Every time I listen to Marc Maron's WTF podcast, I find myself answering his questions in my head and thinking, "I want Marc Maron to interview me."
Which is absurd because Marc Maron interviews...you know...Obama.
So I had to ask myself why I would have this recurring thought that is so patently unattainable. And I realized the answer is,
I want to tell my story.
Part of the reason I think Marc is such a great interviewer is because he always starts at the beginning with people. Typically he does this by asking how they got into acting/music/comedy/politics and they'll say, "Oh, in second grade I was a lamb in the school play and I just loved the applause" which then opens the door for Marc to ask about their childhood and their parents and if they eat lamb today.
How did I get into Communications?
Well, that's not so intriguing, as acting/music/comedy/politics is it? I'm not sure there's a direct correlation to my upbringing and my career. Unless...IDk...maybe there is?
I was raised in a very conservative Mormon home. We went to church several times a week. My parents didn't smoke or drink alcohol or coffee. Most of the record albums in their collection were Mormon Tabernacle Choir records.
By the age of 3, I was singing solos in church. (I Am a Child of God is a Mormon church favorite) I remember performing in a Christmas pageant around the age of 6 or 7; my mom took pictures of me before the show and was really annoyed that I couldn't seem to strike a memorable pose.
My freshman year of high school, my parents split up. This was a really BIG DEAL in the Mormon congregation, where marriages are meant to last "for time and all eternity," rather than just "'til death do you part."
I spent that year's "Super Saturdays" (teen Mormon Saturday night dances) in a bathroom stall crying. I blamed my parent's divorce because that was easy enough to shock people. The real reason was that the boy I liked didn't know I existed.
I wasn't a nerd in the current definition of the word. It was different in the 80s. You were either a jock or a nerd or a stoner or a brain or a prom queen. Oh shit. I just described The Breakfast Club, didn't I? Well, I'm sorry to burst your millennial bubble, but that really was our life in the 80s.
I left the Mormon church in my teens. There were multiple reasons why, really, starting with the invasive Bishop interview,and ending with the realization that I was just way too liberal to be a Mormon.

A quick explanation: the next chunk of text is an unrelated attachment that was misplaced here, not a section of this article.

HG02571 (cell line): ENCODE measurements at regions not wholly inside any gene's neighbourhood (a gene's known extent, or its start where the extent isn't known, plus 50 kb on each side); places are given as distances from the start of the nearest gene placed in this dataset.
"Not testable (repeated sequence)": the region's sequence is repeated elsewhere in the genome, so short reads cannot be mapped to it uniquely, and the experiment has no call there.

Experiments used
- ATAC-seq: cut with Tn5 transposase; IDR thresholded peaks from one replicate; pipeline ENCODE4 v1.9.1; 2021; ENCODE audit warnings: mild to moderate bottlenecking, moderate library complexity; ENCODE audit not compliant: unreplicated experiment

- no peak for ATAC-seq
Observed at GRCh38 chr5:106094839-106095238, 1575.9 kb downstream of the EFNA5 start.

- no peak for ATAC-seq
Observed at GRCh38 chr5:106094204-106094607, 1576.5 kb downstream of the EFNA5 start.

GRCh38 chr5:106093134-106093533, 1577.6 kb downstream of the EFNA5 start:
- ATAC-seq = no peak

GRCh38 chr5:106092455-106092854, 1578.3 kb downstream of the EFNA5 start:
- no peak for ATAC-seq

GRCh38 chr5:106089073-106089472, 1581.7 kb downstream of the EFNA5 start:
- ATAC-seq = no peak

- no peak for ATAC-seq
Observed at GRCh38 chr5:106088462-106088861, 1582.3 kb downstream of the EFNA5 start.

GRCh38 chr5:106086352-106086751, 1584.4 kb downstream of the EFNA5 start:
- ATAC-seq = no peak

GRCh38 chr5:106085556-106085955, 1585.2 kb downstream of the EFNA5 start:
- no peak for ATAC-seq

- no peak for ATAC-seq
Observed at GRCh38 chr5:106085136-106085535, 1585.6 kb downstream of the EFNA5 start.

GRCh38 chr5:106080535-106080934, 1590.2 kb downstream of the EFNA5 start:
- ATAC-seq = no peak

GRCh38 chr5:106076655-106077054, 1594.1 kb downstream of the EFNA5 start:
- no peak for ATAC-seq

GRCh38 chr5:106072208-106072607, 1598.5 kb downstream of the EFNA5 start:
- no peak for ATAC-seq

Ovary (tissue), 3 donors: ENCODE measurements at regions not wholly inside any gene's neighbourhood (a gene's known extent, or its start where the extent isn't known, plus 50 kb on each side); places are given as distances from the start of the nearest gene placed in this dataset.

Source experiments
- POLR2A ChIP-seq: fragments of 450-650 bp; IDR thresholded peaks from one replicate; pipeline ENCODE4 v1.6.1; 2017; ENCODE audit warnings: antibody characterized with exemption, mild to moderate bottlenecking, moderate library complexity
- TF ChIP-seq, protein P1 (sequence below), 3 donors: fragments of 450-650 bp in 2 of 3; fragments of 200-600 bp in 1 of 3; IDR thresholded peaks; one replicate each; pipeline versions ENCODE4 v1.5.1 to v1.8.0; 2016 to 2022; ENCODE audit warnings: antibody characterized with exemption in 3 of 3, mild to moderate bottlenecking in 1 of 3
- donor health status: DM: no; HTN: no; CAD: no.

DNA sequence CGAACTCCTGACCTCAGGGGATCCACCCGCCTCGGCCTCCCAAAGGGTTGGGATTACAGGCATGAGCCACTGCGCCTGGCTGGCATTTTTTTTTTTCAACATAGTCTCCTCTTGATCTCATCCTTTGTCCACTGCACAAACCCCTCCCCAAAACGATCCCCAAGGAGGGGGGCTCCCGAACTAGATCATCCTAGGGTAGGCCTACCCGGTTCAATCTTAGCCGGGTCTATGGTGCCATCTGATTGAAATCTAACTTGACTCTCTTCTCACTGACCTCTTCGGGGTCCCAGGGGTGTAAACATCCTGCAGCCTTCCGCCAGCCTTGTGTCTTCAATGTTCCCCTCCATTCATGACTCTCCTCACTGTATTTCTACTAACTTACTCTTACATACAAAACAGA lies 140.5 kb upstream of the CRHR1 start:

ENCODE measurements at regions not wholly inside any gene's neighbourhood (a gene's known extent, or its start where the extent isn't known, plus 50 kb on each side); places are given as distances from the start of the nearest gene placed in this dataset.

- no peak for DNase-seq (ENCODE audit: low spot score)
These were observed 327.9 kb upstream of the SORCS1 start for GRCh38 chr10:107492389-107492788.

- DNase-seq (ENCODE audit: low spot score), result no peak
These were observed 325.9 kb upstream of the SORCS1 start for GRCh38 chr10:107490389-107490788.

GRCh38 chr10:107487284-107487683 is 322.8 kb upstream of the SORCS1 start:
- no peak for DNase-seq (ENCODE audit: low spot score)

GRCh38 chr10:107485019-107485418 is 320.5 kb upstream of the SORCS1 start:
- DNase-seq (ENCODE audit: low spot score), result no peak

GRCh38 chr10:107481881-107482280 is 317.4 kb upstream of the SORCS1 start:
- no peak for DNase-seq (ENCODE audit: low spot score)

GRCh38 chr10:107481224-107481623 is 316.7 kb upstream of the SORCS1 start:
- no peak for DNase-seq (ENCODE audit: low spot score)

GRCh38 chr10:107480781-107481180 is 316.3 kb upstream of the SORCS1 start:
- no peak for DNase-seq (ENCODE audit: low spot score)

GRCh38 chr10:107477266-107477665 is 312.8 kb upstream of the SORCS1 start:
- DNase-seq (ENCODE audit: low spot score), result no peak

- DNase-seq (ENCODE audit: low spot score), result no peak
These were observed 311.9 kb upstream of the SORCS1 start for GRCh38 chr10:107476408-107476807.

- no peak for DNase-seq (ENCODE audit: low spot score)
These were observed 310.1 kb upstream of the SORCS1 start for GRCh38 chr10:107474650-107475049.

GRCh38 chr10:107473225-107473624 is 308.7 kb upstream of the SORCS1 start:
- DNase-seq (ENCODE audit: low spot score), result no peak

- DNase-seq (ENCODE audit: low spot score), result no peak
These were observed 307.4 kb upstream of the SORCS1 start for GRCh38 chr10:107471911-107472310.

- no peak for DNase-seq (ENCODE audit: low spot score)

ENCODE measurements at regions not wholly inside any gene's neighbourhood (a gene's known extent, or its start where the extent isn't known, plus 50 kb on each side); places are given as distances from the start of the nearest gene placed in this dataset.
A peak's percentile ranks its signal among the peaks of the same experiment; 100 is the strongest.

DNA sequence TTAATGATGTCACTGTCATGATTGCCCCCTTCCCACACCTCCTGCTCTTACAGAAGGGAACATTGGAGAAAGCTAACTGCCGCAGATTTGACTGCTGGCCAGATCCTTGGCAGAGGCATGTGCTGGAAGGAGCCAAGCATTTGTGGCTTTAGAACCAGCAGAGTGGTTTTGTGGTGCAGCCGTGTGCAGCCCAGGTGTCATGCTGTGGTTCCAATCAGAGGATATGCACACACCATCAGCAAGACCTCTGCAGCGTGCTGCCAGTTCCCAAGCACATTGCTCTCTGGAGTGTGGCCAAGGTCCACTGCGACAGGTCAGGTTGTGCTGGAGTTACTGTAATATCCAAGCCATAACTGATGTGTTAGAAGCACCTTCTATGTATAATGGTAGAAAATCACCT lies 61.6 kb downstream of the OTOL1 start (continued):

My best friend Shelley was hugely influential in my life around that time. She had a background that was completely different than mine and she was more liberal and the first pro-choice woman I knew. She was artistic and creative and adventurous. None of this description should come as a surprise if you read this recent post about her.
Shelby attended one semester at the University of Southern Mississippi before deciding that a deep south college wasn't going to be her thing. I attended one semester of community college in Biloxi before moving to Memphis with a boyfriend.
The only classes I even remember today from that time are freshman English and Psych 101. We may need a separate post altogether for my Psych 101 experience.
(It's a pretty funny story actually. So remind me.)
Midway through the semester of my English class, we had been assigned a descriptive essay. I wrote about Rude Boys. It was kind of mine and Shelley's thing. And probably part of my rebellion against the clean-cut Mormon boy who ratted me out to the Bishop. Apparently the rest of the class described earrings and socks, but my description of long-haired boys in leather jackets moved my professor. (Keep in mind it was 1985.)
It was Homecoming weekend at Long Beach High School. Shelley had come back to the coast for our high school's pep rally and parade. Before we headed to our alma mater, she came to my morning English class at the community college.
We entered the classroom. I gave my professor a heads up that Shelley would be sitting in that day. The instructor didn't seem to have a problem with that. Then she asked if she had my permission to read my essay aloud to the class.
I had no problem with that.
The professor talked a little bit about the assignment. She said that she was mostly disappointed in the results. She tried (in vain?) to explain exactly what she had wanted and expected. Then she said to the class that there was one essay that fulfilled her expectations. Listen and learn.
And she read my essay to the class.
It was the first time I thought to myself, "I could be a writer."